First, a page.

Finally, we did not find any significant association between HEV seroprevalence and biomarkers of liver disease (LSM, liver stiffness, stages of liver fibrosis, and abnormal plasma liver enzymes), as previously suggested13,20.This could represent an added difficulty for the use of these markers for HIV/HCV-coinfected patients with HEV infection.
Limitations of study
Firstly, this is a cross-sectional study with a limited number of patients in some of the study groups, which could result in a lack of uniformity and limit the possibility of finding significance. Secondly, we may have introduced a selection bias since the selection of patients from GESIDA 3603b was done with set criteria for starting HCV treatment according to guidelines in 2012–2014(e.g., CD4+ cell counts >200 cells/mm3, controlled HIV replication, and proper treatment adherence). Thirdly, this study was performed in HIV/HCV-coinfected patients and it would be also interesting to analyze a group of HCV-monoinfected patients as a control group to compare HEV prevalences, but we did not have access to a cohort of HCV-monoinfected patients. Besides, it lacked patients with decompensated cirrhosis to compare the HEV prevalence with other fibrosis stages.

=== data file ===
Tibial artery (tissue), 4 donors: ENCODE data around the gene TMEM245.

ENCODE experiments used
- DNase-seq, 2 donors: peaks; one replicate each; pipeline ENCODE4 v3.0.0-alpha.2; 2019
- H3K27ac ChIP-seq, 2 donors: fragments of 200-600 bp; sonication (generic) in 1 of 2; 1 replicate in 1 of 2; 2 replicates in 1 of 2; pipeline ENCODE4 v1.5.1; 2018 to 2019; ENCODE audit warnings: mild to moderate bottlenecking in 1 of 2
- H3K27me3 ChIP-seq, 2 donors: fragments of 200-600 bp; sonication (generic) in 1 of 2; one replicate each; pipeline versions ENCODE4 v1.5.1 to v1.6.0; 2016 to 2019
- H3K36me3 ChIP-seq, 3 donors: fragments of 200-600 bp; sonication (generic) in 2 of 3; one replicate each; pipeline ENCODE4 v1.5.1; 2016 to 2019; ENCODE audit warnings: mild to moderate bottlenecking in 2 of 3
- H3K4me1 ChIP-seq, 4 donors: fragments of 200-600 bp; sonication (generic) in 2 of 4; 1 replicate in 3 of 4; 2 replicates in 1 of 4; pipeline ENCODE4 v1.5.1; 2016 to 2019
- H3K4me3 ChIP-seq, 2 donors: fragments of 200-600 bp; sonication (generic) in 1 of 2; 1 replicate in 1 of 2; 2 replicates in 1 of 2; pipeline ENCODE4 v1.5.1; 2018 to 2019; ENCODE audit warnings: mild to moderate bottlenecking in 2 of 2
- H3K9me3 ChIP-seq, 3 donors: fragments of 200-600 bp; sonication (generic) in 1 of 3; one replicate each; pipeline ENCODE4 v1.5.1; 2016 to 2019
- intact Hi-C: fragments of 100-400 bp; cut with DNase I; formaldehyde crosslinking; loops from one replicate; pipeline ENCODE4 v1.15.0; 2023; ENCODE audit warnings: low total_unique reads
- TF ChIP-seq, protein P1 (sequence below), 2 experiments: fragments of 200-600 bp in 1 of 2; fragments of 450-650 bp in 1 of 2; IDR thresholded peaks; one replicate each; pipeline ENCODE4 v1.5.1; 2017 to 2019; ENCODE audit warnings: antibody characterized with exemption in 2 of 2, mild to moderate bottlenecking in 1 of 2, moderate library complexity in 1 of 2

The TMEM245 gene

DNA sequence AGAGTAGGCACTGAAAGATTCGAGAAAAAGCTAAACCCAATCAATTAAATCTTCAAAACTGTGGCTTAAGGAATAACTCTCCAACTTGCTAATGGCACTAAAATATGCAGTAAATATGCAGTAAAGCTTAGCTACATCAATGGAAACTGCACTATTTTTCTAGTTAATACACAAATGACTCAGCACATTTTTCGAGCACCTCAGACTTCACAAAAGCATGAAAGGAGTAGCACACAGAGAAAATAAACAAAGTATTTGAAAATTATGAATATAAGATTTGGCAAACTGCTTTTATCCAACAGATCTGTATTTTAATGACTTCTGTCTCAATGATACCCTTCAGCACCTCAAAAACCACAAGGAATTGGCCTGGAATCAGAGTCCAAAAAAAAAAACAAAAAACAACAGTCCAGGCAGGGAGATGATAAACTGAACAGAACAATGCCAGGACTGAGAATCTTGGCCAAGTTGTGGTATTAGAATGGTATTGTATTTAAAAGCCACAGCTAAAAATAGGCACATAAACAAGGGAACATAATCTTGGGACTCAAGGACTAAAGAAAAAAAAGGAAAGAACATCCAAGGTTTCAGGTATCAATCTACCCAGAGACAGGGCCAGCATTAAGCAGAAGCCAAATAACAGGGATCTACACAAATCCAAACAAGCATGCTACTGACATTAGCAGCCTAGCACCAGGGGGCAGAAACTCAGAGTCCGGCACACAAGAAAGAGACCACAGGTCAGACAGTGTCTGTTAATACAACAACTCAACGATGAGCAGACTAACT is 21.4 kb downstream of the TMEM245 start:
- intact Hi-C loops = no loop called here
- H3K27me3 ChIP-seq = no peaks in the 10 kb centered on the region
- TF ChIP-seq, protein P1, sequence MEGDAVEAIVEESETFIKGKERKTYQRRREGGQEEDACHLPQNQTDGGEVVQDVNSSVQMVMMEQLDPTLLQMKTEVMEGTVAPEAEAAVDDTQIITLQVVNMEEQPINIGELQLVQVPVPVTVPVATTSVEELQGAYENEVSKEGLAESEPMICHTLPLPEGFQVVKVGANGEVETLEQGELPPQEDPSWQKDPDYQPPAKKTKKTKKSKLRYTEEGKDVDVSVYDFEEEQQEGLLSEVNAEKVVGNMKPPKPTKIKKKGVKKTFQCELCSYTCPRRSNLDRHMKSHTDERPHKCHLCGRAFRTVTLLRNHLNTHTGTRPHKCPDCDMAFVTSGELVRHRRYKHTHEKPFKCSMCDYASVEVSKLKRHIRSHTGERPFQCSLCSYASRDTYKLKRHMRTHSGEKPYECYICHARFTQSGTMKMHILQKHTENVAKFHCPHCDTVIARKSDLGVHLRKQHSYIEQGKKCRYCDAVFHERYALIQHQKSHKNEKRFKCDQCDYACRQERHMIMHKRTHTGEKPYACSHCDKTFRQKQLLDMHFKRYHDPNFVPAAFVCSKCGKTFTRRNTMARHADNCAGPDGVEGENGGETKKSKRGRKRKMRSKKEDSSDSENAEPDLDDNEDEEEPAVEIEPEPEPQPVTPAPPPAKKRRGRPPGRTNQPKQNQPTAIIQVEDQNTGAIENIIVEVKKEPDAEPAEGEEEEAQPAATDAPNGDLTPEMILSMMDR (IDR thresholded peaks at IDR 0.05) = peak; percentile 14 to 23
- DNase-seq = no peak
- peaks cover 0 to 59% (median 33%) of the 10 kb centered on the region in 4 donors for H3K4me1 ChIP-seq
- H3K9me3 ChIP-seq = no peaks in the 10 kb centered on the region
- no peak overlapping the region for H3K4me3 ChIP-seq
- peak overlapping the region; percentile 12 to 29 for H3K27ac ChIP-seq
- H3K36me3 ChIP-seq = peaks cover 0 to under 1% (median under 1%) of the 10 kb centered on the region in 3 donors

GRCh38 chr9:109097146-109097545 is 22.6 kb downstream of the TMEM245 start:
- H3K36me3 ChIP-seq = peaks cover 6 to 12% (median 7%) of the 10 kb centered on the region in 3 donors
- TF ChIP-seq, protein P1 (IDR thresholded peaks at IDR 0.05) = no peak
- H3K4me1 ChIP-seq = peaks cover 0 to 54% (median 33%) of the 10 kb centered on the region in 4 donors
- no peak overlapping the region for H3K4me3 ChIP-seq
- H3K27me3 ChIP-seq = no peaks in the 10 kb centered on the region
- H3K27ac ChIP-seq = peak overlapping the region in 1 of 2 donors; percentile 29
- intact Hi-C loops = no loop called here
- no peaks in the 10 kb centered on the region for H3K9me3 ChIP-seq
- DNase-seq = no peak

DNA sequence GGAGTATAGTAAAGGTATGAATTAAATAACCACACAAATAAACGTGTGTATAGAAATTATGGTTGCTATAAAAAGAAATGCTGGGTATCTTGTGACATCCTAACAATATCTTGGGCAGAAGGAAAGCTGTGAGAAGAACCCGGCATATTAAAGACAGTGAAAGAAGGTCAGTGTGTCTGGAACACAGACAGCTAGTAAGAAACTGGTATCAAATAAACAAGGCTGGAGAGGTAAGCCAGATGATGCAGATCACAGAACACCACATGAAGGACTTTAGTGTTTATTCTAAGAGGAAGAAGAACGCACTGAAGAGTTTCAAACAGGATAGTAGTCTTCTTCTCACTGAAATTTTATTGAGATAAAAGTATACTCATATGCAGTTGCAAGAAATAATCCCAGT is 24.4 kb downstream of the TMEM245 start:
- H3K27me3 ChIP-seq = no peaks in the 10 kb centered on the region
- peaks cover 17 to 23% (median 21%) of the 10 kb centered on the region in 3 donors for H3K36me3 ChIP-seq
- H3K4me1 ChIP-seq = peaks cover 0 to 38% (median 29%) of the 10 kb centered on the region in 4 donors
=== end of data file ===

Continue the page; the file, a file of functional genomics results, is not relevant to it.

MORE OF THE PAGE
In conclusion, HIV/HCV-coinfected patients in Spain had high prevalences of IgG against HEV, resolved hepatitis E, and exposure to HEV as confirmed by immunoblot; in particular, patients with CD4+ T-cells <350 cells/mm3. Our data suggest the need to increase HEV surveillance to know the real magnitude of HEV infection and its clinical implications in HIV/HCV-coinfected patients.
Patients and Methods
Patients and Study design
We performed a cross-sectional study on 198 HIV/HCV-coinfected patients, from whom samples were collected from February 2012 to February 2014 from the cohort of “Grupo de Estudio del SIDA” (GESIDA 3603b study), and two control groups (30 healthy controls and 36 HIV-monoinfected patients). HIV/HCV-coinfected patients were candidates to start HCV therapy with peg-IFN-α/ribavirin or peg-IFN-α/ribavirin/direct-acting antivirals (DAAs) from 14 different institutions in Spain (see Appendix). A detailed description of the GESIDA 3603b study was previously reported15.
The study was conducted according to the Declaration of Helsinki, and patients gave their written informed consent to participate. The study cohort received the approval of the ethics committees of the participating centers. The Institutional Review Board and the Committee for Ethical Research (CEI) of the Instituto de Salud Carlos III (ISCIII) also approved the study.
The information of each patient was collected from medical records, as we have previously described15. All information was recorded using an online form in a shared database, which included all demographic, clinical, virological and laboratory data.
A liver stiffness measurement (LSM) was performed by transient elastography (FibroScan®, Echosens, Paris, France), as we have previously described15. Patients were stratified according to the following LSM cutoffs: <7.1 kPa (F0-F1), 7.1–9.4 kPa (F2; significant fibrosis), 9.5-12.4 kPa (F3; advanced fibrosis), 12.5 to 25 kPa (non-risk of bleeding varices), 25 to 40 kPa (risk of bleeding varices), and >40 kPa (risk of hepatic decompensation).
HEV antibodies assays